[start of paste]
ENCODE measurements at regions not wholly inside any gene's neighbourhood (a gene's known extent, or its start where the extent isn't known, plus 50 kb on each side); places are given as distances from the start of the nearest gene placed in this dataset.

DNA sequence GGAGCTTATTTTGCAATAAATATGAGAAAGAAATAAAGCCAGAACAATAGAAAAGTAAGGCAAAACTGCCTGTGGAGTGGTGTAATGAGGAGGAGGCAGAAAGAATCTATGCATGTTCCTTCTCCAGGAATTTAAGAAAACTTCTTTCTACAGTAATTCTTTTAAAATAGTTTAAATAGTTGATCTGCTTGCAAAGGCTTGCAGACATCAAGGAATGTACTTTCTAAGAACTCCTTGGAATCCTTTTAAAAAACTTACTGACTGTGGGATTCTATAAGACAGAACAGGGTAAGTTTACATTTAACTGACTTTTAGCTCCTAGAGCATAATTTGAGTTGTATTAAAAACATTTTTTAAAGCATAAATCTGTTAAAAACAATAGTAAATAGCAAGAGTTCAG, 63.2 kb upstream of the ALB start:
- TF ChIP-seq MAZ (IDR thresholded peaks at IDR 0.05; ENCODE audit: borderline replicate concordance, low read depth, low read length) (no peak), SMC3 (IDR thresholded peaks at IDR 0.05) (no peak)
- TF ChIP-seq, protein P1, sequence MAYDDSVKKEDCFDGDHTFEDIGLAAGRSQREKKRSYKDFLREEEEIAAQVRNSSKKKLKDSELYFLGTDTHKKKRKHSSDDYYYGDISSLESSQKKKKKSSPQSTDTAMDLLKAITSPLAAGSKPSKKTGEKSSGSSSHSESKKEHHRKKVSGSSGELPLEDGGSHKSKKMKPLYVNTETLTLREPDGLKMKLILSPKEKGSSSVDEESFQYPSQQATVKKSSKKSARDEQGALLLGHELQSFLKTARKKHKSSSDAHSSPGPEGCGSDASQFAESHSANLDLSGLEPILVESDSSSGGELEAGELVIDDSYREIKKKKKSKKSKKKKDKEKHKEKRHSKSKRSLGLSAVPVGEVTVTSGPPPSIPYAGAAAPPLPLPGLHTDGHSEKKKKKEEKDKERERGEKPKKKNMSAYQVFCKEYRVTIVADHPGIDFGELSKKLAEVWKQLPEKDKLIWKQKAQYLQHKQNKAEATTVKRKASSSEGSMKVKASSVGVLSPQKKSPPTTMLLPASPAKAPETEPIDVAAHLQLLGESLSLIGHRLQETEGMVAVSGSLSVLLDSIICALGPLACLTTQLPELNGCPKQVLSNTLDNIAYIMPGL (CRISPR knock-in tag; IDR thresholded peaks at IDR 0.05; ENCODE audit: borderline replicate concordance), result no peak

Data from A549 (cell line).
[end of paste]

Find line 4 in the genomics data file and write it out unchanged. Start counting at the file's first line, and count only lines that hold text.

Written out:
- TF ChIP-seq, protein P1, sequence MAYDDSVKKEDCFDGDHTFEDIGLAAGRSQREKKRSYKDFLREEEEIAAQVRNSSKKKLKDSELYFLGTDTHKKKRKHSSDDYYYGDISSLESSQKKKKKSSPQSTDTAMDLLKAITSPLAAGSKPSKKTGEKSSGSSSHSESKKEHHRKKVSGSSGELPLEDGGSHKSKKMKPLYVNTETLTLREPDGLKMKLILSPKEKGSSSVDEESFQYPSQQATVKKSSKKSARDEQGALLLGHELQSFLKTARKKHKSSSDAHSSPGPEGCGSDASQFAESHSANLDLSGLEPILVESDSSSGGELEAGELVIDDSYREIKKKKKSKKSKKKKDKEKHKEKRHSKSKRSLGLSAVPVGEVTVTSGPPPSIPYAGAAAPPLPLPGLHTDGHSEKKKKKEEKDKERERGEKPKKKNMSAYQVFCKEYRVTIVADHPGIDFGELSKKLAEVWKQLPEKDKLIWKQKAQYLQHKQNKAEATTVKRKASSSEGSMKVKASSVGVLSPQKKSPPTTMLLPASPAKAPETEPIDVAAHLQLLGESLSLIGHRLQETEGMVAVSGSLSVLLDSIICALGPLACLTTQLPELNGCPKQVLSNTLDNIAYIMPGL (CRISPR knock-in tag; IDR thresholded peaks at IDR 0.05; ENCODE audit: borderline replicate concordance), result no peak